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Demolition of water wells in the west bank - Al Nasariya

Last Tuesday (July 12th) the Yanoun team weremeeting with the local families in the community. We sat under the tree infront of Yassers house and discussed the problems of living with the settlers,as relayed in my previous blog. Fauzi, the schoolteacher for the communitysprimary school (a school was built in Upper Yanoun after repeated attacks onthe children by settlers as they walked to school in Lower Yanoun) was givingus a tour when I received a text message from the Demolition Working Groupalerting us to the demolition of water wells in Al Nasariya.

Arriving in Al Nasariya we drove down a rough dirt road tofind a group of local men standing about the remains of one of the three waterwells demolished. Work on the three wells, which had been there for 12 years, had been completed only four daysbefore. A primary well, drilled at 120m, was built around seven years ago byMahdi Najeset on his land. The recent project, supported by PECDAR,  pumpedwater from this well to nearby farmland owned by Mahdi and other communitiesand on to the second and third wells that were also demolished. Because ofregular water shortages in the summer, people in this parched landscape mustbuy water at a cost of 100NIS per tank, using up to ten such tanks in a day toensure land is properly irrigated. The improvements meant that farmers would get the water at a quarter of the price.

The crowd of local men gathered around the remains of one ofthe wells tell us that the army vehicles arrived at 9am that morning includingbulldozers. The army drove over the overland pipes snapping them, water pumpswere ripped out and confiscated along with a gasoline tank (for the  generator) and several pipes. If the farmerswant to get these materials back they must pay significant fines. The menestimated their loss in terms of materials used to build these wells at 150,000NIS, the losses in terms of the upwards of 2000dunams of land that will notreceive water is far greater.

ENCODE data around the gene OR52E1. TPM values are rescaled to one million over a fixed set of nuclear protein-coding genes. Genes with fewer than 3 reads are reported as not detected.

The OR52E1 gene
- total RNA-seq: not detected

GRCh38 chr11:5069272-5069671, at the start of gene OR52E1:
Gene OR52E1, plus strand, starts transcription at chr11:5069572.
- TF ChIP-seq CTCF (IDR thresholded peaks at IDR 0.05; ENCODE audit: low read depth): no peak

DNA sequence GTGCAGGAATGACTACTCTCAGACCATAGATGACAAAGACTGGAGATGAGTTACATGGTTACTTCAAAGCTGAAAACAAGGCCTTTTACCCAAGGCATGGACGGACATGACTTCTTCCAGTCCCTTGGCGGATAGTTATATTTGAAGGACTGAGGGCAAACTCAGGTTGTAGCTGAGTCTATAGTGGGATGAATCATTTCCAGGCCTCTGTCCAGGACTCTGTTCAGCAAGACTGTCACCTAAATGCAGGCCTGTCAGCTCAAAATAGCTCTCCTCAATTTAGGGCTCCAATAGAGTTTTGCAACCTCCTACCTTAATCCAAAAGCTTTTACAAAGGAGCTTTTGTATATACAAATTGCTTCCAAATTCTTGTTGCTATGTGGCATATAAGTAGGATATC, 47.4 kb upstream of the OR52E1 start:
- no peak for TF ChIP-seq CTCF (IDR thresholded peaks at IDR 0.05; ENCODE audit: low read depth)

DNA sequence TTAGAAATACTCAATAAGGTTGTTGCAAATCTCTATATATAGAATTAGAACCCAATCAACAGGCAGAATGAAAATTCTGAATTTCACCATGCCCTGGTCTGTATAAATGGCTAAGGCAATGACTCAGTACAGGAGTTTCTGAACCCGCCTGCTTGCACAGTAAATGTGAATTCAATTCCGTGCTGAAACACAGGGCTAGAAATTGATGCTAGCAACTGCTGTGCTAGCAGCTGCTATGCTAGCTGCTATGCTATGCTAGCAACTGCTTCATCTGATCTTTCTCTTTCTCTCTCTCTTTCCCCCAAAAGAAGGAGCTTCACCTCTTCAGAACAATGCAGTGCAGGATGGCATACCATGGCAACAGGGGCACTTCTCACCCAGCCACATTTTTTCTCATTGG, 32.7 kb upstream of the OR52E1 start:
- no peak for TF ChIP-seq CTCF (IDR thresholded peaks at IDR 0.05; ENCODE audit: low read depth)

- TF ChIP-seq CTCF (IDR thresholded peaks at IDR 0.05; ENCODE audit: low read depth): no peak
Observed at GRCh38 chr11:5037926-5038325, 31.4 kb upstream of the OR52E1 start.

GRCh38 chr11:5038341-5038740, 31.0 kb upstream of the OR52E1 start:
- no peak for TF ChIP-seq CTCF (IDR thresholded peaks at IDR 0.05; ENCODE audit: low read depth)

At the crux of this matter is the Kafkaesque system ofpermits that permeates life for Palestinians in the West Bank. The Israeligoverned permit system requires that a permit is applied for in the case ofconstruction of any buildings (meaning not only homes but also animalstructures and storage houses) and infrastructure such as wells and piping.While similar permissions to construct new buildings etc. are often requiredelsewhere worldwide, the difference here is that the system is weighed heavilyagainst the Palestinian people who rarely if ever are actually given thepermission they seek. The result of this is that people build anyway withoutthe permits and then sooner or later the army demolish what they haveconstructed, be this homes, animal shelters, or, as in this case, a water pipingsystem to irrigate farmland. From the outside looking in, building a structurethat you know has a very high chance of being torn down (if not immediatelythen at some later date) may seem foolhardy in the extreme. But the only otheroption for people is to accept the permits system as it stands and not buildthe homes, animal shelters and infrastructure that they need to live. Thereader must ask themselves What would you do? If you were forced to buy thewater needed for drinking and irrigating land when you know the water is thereto be pumped from underneath your land? If your family was growing and marryingand having children but was forced to remain in cramped conditions rather thanbuild an extra room or a new house? If your animals needed shelter from the freezingwinter conditions or the intense summer heat? If the road to your home wascrumbling and broken?